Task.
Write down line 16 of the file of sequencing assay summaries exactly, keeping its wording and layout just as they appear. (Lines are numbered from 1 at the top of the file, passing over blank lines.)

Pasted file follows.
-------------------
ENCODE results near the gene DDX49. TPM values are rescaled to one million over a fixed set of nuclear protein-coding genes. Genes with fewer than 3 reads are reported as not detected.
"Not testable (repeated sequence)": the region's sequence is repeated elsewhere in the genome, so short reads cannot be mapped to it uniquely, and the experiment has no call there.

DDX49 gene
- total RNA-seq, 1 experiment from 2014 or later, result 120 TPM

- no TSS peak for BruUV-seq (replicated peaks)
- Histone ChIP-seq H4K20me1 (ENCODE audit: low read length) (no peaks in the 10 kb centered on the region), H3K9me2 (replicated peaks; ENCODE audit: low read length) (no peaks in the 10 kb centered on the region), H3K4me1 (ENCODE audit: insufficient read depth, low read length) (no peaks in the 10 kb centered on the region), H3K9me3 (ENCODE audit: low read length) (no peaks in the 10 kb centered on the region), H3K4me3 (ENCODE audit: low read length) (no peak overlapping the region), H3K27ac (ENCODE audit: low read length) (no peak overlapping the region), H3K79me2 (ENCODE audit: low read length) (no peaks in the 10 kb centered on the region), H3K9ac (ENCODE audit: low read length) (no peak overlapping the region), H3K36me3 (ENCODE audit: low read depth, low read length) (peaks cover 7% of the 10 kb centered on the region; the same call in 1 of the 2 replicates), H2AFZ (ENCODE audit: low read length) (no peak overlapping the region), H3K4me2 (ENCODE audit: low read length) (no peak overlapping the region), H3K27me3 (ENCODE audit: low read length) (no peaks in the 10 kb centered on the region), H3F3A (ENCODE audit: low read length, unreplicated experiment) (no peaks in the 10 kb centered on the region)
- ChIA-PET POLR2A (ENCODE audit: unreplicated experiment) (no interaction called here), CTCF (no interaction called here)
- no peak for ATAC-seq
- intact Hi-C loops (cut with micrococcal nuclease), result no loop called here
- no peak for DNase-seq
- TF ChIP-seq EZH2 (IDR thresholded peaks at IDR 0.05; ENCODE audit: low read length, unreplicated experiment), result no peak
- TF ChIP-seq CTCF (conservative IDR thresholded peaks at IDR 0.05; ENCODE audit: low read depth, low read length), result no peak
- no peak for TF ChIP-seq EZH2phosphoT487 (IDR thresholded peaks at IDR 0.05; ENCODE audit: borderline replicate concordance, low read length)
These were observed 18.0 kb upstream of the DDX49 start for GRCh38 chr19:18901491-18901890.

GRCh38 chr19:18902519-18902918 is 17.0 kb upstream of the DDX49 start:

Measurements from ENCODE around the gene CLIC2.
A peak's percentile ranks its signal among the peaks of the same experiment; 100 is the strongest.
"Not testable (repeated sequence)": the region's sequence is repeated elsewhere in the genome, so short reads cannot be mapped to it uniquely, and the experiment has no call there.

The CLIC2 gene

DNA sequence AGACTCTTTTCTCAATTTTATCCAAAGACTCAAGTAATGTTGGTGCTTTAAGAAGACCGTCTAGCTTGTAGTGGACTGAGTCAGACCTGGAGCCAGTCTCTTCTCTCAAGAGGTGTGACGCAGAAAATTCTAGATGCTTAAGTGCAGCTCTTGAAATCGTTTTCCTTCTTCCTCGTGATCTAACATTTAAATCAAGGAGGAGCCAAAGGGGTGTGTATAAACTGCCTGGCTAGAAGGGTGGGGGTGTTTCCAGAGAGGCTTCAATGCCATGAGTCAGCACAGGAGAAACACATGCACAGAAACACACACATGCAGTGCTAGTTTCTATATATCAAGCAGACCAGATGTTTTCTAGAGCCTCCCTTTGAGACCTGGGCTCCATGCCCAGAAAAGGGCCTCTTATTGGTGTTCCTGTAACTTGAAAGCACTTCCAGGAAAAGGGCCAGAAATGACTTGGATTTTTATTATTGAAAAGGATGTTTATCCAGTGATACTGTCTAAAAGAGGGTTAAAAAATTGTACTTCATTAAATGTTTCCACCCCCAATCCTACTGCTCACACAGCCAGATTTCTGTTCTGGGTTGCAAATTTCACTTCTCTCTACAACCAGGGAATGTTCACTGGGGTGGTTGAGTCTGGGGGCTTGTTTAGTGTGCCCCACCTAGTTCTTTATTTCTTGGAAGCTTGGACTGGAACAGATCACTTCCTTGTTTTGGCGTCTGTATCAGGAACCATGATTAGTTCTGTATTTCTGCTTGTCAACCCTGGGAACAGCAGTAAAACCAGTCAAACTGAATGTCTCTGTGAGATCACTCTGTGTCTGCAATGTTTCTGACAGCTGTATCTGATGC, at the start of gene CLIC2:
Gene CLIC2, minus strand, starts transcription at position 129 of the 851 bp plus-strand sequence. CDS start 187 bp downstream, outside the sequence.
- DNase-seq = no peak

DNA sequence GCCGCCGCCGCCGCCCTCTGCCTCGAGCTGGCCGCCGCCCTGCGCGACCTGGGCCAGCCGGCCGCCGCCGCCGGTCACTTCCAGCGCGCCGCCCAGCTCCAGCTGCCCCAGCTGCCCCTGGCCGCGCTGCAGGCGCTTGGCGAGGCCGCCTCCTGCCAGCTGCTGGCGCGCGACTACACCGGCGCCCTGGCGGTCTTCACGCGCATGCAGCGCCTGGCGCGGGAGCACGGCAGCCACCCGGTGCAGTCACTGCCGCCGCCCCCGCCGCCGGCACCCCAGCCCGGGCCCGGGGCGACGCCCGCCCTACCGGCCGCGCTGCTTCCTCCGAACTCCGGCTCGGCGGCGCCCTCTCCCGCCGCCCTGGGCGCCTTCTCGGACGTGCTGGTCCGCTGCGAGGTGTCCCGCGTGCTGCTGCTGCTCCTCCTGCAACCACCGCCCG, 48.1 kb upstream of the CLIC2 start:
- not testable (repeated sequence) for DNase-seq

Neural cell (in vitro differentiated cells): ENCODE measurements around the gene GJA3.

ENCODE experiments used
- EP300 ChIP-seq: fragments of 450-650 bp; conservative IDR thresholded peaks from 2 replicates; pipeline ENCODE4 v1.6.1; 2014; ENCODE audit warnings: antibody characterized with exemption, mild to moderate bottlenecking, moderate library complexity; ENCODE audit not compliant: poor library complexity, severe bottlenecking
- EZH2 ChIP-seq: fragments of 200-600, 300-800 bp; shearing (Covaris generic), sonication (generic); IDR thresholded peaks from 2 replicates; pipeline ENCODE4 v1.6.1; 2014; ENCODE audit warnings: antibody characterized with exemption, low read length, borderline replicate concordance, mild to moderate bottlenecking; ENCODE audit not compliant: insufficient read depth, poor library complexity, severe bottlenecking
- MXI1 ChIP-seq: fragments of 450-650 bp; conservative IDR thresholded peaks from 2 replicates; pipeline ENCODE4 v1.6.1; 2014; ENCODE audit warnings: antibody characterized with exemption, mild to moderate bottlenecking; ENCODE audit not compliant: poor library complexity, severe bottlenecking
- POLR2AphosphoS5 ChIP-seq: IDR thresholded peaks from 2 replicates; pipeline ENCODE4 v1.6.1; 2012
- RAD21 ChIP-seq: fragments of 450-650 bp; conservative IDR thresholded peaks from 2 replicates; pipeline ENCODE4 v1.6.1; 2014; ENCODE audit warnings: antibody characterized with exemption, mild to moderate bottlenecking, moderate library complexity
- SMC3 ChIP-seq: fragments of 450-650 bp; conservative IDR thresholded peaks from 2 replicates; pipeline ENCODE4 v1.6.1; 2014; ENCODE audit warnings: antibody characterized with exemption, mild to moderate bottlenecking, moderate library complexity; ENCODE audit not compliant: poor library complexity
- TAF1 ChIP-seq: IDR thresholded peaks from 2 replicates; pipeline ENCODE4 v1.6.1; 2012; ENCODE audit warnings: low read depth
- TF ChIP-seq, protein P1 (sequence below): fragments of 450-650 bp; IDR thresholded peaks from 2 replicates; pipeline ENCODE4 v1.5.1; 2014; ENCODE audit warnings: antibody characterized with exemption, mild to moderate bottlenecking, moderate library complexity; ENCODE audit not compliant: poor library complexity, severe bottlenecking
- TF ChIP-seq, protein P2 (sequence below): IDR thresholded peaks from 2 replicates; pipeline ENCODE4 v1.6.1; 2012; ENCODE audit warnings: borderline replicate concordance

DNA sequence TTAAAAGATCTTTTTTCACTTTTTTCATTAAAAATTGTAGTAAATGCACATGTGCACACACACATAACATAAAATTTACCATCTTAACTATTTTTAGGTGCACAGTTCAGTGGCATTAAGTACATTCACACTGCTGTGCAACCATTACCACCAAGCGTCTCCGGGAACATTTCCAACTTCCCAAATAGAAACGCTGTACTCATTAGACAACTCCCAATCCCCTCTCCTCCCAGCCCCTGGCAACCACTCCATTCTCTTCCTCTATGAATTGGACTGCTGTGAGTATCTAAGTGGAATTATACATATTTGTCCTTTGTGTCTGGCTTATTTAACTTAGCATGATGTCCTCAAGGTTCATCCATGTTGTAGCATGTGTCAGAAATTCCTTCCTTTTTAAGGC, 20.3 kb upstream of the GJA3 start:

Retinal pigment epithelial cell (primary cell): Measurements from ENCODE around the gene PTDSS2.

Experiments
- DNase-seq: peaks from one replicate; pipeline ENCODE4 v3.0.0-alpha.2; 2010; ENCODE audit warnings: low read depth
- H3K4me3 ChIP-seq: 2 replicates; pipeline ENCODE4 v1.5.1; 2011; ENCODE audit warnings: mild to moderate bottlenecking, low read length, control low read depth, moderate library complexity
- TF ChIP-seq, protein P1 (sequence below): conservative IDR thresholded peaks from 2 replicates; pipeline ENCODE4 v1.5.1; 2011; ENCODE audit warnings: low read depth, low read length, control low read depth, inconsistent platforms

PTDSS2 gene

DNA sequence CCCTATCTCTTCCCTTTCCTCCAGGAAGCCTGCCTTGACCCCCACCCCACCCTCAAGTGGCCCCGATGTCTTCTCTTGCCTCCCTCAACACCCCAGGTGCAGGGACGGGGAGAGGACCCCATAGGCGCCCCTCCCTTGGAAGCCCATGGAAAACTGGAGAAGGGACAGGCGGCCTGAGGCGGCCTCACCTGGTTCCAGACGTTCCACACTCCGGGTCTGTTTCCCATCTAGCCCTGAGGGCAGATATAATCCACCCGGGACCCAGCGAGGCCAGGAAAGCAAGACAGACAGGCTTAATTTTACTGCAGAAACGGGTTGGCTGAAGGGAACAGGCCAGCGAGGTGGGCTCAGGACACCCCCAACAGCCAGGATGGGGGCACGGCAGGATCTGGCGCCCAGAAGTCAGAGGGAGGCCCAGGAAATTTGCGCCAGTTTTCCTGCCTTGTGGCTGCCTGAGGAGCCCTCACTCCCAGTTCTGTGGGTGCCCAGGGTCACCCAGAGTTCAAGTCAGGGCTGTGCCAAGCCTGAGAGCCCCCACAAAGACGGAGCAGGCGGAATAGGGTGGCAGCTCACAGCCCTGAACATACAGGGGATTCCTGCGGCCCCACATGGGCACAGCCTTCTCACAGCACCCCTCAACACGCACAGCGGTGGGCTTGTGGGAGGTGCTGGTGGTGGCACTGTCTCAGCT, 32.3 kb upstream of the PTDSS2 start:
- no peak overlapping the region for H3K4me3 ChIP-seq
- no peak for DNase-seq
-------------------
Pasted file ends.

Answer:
Measurements from ENCODE around the gene CLIC2.